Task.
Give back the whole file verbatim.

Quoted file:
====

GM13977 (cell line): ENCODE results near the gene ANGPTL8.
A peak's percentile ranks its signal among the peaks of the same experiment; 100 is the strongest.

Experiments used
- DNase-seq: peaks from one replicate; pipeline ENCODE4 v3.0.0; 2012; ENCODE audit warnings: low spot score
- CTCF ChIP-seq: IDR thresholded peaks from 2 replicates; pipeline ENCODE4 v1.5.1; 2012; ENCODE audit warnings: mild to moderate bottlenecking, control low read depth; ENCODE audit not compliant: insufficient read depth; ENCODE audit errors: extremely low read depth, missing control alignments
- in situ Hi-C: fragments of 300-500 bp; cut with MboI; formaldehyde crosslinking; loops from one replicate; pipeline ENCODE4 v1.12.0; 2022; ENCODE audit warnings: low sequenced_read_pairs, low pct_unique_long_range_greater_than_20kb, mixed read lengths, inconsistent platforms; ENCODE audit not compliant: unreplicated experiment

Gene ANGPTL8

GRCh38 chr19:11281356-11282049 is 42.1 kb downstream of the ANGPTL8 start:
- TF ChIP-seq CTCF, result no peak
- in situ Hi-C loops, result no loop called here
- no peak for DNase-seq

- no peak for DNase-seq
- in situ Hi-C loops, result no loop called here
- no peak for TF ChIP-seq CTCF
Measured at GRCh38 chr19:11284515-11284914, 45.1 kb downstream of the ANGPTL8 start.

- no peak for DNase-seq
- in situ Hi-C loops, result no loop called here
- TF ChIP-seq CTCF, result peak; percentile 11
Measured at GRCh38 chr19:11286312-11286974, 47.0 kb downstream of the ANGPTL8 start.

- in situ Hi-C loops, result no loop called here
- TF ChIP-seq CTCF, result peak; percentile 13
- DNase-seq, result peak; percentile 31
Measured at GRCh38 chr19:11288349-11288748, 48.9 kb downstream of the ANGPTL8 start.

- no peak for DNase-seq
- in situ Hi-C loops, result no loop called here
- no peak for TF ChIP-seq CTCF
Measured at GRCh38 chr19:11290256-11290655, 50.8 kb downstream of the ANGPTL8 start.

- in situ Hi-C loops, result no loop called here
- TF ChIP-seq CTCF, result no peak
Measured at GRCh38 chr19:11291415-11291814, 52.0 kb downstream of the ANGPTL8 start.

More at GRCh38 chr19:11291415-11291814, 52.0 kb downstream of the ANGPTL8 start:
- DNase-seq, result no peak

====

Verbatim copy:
GM13977 (cell line): ENCODE results near the gene ANGPTL8.
A peak's percentile ranks its signal among the peaks of the same experiment; 100 is the strongest.

Experiments used
- DNase-seq: peaks from one replicate; pipeline ENCODE4 v3.0.0; 2012; ENCODE audit warnings: low spot score
- CTCF ChIP-seq: IDR thresholded peaks from 2 replicates; pipeline ENCODE4 v1.5.1; 2012; ENCODE audit warnings: mild to moderate bottlenecking, control low read depth; ENCODE audit not compliant: insufficient read depth; ENCODE audit errors: extremely low read depth, missing control alignments
- in situ Hi-C: fragments of 300-500 bp; cut with MboI; formaldehyde crosslinking; loops from one replicate; pipeline ENCODE4 v1.12.0; 2022; ENCODE audit warnings: low sequenced_read_pairs, low pct_unique_long_range_greater_than_20kb, mixed read lengths, inconsistent platforms; ENCODE audit not compliant: unreplicated experiment

Gene ANGPTL8

GRCh38 chr19:11281356-11282049 is 42.1 kb downstream of the ANGPTL8 start:
- TF ChIP-seq CTCF, result no peak
- in situ Hi-C loops, result no loop called here
- no peak for DNase-seq

- no peak for DNase-seq
- in situ Hi-C loops, result no loop called here
- no peak for TF ChIP-seq CTCF
Measured at GRCh38 chr19:11284515-11284914, 45.1 kb downstream of the ANGPTL8 start.

- no peak for DNase-seq
- in situ Hi-C loops, result no loop called here
- TF ChIP-seq CTCF, result peak; percentile 11
Measured at GRCh38 chr19:11286312-11286974, 47.0 kb downstream of the ANGPTL8 start.

- in situ Hi-C loops, result no loop called here
- TF ChIP-seq CTCF, result peak; percentile 13
- DNase-seq, result peak; percentile 31
Measured at GRCh38 chr19:11288349-11288748, 48.9 kb downstream of the ANGPTL8 start.

- no peak for DNase-seq
- in situ Hi-C loops, result no loop called here
- no peak for TF ChIP-seq CTCF
Measured at GRCh38 chr19:11290256-11290655, 50.8 kb downstream of the ANGPTL8 start.

- in situ Hi-C loops, result no loop called here
- TF ChIP-seq CTCF, result no peak
Measured at GRCh38 chr19:11291415-11291814, 52.0 kb downstream of the ANGPTL8 start.

More at GRCh38 chr19:11291415-11291814, 52.0 kb downstream of the ANGPTL8 start:
- DNase-seq, result no peak